Friday, July 31, 2009

Time out!

Did I mention that it's hot?

OK, it's actually much cooler today, although my (un-air-conditioned) apartment hasn't had all the hot, stale air blown out. That's partially because of the massive construction project that's going on outside my front door ... oh, now I've strayed seriously off topic.

Last night's listen was number 2 of Roscoe Riley Rules: Never Swipe a Bully's Bear by Katherine Applegate. Roscoe Riley is a first grader who spends a lot of time in the time-out chair. Over the course of each beginning reader novel he tells us how he got there. In this installment, Roscoe has tucked his beloved stuffed pig, Hamilton, into his backpack to take to school, even though older brother Max has told him that only babies do that. Settling his backpack into his cubby, Roscoe whispers to Hamilton, but is overheard by the class bully, Wyatt. When Roscoe gets home that afternoon, he discovers that Hamilton is missing. Certain that Wyatt has pilfered his pig, Roscoe retaliates by stealing Wyatt's stuffed friend, Bobo the bear, when he spots Bobo in Wyatt's backpack. Life lessons ensue (the principal brings his stuffed animal friend to school). Roscoe is an engaging young hero and his adventures are definitely a cut above the usual beginning reader stories.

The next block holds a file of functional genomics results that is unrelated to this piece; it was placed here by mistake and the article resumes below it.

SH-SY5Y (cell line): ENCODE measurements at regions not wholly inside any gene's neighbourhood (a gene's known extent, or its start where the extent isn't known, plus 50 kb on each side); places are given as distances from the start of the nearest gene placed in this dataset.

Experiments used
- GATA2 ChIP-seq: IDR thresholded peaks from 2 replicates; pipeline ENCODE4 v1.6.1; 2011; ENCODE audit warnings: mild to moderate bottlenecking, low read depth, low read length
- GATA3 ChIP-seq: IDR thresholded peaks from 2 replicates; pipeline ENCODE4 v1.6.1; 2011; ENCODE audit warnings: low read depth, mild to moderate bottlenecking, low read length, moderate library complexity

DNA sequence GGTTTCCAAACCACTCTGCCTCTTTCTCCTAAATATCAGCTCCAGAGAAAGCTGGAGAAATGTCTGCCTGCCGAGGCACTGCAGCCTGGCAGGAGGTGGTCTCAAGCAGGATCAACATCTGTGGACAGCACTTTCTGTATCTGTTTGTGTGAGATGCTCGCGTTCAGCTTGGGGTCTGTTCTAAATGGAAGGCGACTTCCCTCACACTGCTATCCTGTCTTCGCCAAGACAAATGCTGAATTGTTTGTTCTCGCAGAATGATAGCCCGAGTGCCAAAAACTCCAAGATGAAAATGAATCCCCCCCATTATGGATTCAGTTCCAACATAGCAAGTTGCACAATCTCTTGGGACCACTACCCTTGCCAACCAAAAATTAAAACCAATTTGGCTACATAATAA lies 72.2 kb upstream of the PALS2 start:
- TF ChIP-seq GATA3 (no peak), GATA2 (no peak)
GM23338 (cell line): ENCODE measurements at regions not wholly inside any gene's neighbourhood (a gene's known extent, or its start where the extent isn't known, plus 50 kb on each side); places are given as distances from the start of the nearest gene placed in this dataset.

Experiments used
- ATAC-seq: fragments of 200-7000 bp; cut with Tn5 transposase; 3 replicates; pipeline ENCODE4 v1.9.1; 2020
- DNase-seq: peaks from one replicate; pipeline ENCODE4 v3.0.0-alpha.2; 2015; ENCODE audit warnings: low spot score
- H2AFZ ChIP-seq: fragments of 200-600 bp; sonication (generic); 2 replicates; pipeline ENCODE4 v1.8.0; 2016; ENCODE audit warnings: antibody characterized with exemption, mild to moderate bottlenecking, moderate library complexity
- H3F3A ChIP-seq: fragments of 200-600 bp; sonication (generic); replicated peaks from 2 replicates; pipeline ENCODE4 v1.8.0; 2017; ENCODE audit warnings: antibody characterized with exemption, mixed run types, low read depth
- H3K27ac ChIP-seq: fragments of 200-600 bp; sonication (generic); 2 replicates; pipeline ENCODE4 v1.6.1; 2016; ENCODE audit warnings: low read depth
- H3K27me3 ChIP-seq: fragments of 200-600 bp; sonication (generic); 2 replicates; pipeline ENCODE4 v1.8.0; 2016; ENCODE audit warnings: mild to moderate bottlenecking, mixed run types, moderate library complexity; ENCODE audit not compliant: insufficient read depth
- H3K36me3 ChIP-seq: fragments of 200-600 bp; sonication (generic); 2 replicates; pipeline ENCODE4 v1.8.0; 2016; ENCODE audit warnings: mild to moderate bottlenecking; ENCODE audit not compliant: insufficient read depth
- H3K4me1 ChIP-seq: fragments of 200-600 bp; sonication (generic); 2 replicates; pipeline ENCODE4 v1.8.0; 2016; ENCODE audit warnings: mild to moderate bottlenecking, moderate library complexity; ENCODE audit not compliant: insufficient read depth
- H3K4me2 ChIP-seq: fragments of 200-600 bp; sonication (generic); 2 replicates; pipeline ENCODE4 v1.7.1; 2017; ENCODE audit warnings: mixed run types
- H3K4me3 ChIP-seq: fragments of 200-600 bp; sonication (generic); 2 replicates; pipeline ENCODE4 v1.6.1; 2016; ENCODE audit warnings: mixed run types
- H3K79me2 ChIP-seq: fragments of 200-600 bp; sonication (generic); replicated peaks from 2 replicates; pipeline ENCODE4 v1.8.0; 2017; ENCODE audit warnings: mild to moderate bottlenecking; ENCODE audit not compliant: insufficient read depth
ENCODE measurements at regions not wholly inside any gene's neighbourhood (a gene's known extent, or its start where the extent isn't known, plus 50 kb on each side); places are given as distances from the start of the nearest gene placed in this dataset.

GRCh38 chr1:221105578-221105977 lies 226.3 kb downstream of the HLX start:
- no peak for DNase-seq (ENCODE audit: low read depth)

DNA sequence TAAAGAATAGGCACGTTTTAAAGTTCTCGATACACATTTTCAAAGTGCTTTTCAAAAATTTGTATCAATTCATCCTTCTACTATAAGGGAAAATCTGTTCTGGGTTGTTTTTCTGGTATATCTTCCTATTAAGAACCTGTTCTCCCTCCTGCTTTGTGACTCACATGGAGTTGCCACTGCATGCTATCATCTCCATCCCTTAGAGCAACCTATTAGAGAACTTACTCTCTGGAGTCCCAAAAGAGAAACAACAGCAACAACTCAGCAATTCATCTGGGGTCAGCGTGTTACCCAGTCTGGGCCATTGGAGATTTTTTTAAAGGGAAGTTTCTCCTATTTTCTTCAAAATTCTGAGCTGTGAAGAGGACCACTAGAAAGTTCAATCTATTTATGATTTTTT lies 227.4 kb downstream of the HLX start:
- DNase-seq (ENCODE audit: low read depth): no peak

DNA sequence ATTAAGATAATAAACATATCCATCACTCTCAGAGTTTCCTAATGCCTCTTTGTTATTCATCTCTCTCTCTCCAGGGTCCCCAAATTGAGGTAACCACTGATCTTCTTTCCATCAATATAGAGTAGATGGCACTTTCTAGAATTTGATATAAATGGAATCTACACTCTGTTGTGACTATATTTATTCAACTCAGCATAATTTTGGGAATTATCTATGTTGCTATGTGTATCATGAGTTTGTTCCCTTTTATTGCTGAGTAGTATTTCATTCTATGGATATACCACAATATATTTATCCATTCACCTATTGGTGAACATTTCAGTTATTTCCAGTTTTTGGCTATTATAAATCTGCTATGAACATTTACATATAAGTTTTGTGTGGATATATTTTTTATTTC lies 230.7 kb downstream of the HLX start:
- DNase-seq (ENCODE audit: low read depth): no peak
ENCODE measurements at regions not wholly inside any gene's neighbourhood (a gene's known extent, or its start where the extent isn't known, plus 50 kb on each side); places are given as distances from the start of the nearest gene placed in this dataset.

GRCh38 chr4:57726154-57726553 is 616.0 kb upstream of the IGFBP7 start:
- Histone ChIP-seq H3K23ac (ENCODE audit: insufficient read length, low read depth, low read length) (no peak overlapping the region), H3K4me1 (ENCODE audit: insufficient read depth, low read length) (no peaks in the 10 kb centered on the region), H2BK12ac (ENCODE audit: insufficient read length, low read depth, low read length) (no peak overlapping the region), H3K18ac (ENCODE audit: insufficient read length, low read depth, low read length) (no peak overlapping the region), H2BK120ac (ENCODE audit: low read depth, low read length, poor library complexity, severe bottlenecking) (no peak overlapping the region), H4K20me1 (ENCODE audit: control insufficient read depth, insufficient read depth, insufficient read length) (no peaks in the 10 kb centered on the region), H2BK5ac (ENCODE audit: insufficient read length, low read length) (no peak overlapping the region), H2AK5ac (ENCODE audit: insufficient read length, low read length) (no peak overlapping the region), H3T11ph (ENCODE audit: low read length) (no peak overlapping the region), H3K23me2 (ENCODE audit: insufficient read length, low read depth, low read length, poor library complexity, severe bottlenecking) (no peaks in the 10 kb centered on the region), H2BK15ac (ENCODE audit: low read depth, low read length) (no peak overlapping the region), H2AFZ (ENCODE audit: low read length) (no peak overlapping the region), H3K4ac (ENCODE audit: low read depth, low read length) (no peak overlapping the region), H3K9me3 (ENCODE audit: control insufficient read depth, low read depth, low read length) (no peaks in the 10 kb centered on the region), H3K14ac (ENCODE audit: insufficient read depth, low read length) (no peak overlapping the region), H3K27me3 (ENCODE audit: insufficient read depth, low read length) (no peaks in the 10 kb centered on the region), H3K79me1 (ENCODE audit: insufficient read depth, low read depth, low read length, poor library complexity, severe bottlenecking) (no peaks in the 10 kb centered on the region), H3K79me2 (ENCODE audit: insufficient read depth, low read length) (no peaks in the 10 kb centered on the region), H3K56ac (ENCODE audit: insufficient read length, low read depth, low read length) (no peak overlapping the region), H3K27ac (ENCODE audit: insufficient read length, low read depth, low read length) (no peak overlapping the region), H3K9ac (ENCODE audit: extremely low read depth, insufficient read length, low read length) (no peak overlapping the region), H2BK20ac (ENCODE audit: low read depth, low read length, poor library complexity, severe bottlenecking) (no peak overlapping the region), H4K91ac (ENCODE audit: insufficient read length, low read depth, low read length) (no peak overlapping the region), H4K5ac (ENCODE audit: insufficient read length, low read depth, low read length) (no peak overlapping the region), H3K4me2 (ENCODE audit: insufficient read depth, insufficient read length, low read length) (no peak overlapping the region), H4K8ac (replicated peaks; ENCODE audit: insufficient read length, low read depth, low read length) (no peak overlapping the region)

But, oh goodness, this level of storytelling is a trial to listen to. Short sentences, a lot of "s/he saids," and full-second pauses between each sentence don't make for much narrative flow. I believe they serve a terrific function for readers puzzling out a story, but for those of us a little more skilled they can be pretty darn dull.

Roscoe Riley, though, has scored with his narrator, Jared Goldsmith. Who may possibly be an actual child. And if he isn't, he's doing an outstanding job of impersonating one. (If he is, of course, he's a pretty amazing voice actor for his age.) Goldsmith not only reads in an authentically sounding elementary school kid's voice (there's even a pleasant-sounding, Winthrop-Paroo-type lisp), he's got the rhythms of that age group down as well: the feeling of the run-on sentence, seemingly erratic volume changes, and a generally loud-ish declaiming style of speaking. His diction is clearly understandable, and he even attempts some character creation using slightly different voices. His technique and delivery are so appropriate for this story, I found it quite engaging to listen to.

I've got a few more beginning reader titles to work through over the next few weeks, here's hoping they are all as good as Roscoe Riley Rules.

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